Physicians often assume (mistakenly) that when we begin taking to our patients about their anemia our patients understand all about this blood condition.
I found out about this ignorance of mine the hard way. I recently went into a monologue speaking to my patient about his anemia and all the work up that I was planning for him so that we could detect the source of his anemia. He kindly agreed to all the work up, but towards the end of out time together , he asked me “Doc, what is anemia?”. I was stumped!
Anemia is a drop in the Hemoglobin number in your blood. And hemoglobin is the substance carried inside the red blood cells pictured above. Why is hemoglobin important? This is because hemoglobin is like a magnet to oxygen. It picks up oxygen from your lungs and takes it to your various organs, so that the organs can breathe (yes organs need to breathe ). So what happens if your organs do not get enough oxygen? They suffocate . We call this Shock (e.g. shock liver, shock kidney etc)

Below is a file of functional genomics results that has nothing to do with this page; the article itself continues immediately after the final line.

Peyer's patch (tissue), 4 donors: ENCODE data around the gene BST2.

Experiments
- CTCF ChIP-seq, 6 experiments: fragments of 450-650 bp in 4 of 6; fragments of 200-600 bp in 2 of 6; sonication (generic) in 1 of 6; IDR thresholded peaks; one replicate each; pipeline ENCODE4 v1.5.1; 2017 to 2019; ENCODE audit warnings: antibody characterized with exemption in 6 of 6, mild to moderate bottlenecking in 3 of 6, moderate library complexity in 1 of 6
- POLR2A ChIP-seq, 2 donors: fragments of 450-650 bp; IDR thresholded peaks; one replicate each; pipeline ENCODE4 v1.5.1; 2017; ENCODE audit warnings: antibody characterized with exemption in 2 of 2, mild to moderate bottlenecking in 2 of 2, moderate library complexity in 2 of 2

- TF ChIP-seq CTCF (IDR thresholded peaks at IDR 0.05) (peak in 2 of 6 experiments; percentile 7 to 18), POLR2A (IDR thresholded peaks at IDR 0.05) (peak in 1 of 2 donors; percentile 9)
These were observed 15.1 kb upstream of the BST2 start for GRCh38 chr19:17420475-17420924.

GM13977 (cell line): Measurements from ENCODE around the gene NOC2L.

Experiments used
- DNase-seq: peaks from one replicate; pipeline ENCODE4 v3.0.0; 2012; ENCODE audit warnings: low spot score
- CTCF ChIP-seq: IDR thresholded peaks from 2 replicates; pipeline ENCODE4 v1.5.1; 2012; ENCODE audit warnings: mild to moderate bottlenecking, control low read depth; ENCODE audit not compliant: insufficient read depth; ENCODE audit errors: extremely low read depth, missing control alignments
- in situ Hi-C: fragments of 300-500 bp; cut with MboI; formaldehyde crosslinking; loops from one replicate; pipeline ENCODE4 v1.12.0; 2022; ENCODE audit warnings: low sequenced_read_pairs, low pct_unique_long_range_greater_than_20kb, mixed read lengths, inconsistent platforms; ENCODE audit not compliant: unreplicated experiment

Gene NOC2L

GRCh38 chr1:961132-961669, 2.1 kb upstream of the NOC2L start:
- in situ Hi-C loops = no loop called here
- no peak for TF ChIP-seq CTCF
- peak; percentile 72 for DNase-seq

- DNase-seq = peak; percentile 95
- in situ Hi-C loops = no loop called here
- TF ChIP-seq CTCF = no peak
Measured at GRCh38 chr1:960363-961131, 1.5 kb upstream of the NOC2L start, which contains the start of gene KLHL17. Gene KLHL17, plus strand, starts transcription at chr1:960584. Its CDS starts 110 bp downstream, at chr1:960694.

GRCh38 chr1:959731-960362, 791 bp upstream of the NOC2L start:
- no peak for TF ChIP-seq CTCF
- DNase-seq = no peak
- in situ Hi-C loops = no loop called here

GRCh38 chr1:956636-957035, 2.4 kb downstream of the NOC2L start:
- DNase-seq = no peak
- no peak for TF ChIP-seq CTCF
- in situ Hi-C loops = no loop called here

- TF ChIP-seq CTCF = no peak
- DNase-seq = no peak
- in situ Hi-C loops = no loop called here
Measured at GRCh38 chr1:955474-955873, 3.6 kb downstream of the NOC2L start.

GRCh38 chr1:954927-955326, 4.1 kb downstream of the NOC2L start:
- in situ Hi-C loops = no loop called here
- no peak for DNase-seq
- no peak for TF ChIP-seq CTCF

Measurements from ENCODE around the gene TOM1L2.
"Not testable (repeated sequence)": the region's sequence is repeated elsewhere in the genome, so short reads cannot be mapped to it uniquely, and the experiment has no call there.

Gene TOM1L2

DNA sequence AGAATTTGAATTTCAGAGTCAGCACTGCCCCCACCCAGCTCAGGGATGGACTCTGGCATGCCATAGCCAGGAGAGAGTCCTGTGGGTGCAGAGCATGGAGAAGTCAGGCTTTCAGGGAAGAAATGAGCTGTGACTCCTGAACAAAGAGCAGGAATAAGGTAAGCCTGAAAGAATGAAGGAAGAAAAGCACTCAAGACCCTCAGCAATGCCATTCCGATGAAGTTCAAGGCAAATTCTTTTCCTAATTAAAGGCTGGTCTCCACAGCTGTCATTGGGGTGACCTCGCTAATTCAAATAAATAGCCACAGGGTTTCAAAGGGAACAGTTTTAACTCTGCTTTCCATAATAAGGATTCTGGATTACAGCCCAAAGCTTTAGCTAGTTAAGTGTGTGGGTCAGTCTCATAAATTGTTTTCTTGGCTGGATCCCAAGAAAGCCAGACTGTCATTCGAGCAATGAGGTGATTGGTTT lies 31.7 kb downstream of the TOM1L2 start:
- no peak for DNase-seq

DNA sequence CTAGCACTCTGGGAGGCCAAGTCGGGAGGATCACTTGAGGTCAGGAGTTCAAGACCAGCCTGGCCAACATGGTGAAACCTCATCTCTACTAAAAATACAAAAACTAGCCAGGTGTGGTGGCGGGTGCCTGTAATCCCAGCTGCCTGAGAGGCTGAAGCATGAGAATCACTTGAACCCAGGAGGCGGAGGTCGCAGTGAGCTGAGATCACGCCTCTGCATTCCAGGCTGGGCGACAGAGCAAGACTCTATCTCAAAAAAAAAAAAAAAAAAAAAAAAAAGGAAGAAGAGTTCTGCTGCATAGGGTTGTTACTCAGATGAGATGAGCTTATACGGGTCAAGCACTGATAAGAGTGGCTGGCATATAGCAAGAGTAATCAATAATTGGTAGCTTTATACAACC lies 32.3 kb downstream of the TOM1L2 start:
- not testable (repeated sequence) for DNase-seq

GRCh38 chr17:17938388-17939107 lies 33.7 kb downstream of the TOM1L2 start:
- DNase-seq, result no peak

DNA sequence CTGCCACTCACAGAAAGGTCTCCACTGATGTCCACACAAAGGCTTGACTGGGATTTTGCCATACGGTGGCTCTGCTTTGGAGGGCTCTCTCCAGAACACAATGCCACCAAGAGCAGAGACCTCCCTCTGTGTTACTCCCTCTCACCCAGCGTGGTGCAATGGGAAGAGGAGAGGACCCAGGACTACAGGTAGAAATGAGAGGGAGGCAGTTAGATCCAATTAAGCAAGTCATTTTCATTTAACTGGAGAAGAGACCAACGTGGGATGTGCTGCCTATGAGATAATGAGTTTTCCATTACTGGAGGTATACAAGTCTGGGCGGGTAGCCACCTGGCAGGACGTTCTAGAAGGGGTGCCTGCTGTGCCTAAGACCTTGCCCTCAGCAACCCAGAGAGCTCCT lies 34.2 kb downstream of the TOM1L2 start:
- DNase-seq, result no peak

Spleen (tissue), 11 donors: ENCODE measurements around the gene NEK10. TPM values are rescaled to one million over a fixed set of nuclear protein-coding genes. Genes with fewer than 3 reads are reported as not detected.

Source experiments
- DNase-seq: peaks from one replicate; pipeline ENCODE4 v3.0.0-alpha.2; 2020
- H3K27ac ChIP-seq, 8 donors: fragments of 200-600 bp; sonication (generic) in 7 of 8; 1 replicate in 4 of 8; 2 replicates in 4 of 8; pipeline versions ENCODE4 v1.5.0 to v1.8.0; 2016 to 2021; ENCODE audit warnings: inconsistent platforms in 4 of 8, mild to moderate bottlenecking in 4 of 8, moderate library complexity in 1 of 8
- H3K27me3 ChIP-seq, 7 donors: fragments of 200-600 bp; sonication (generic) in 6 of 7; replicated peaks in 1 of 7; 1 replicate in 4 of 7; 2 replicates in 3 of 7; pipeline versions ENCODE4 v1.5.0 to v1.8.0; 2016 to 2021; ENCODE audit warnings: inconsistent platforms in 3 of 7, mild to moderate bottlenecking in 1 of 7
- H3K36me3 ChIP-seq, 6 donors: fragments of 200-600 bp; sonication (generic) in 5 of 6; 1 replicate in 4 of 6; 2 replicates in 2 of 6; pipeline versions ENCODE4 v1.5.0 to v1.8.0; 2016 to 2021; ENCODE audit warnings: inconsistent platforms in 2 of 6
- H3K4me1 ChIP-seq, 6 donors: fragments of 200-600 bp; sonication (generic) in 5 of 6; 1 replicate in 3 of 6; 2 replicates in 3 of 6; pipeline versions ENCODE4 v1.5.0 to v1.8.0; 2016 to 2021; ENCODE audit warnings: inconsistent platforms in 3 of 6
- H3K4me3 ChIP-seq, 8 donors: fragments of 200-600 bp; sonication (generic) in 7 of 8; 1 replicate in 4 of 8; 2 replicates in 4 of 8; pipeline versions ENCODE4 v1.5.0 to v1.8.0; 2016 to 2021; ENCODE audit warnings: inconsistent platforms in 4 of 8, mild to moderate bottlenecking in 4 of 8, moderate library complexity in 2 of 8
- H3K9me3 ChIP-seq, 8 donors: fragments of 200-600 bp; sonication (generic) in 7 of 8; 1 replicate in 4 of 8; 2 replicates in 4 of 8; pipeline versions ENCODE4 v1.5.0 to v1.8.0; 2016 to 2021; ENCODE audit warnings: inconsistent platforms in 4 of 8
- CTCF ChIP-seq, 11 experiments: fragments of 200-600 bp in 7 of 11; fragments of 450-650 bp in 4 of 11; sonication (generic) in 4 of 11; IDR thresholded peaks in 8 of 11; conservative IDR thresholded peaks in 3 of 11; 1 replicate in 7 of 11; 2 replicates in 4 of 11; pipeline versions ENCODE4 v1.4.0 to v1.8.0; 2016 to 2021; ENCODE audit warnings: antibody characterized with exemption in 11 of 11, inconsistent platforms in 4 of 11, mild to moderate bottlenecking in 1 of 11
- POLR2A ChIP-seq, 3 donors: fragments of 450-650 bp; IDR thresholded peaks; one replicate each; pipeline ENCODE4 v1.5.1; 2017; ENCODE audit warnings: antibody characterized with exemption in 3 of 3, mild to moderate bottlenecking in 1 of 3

“OK , but why are doctors so keen about anemia? Surely not everyone with anemia goes into a state of shock.”
This is absolutely right. The bleak scenario, I mentioned is seen only in extreme cases. Doctors are attentive to anemia for a different reason. Anemia often indicates an underlying problem in the body. For example anemia in an older man may indicate a case of colon cancer. Anemia is an older woman may indicate a case of cancer of the uterus. Anemia may indicate that you are low in Iron or Vitamin B12 or that your liver or thyroid may not be doing so great.
So the next time your doctor mentions anemia , work with your physician to find out what is causing it.
What condition has your doctor talked to you about, that you seriously had no clue what he was talking about?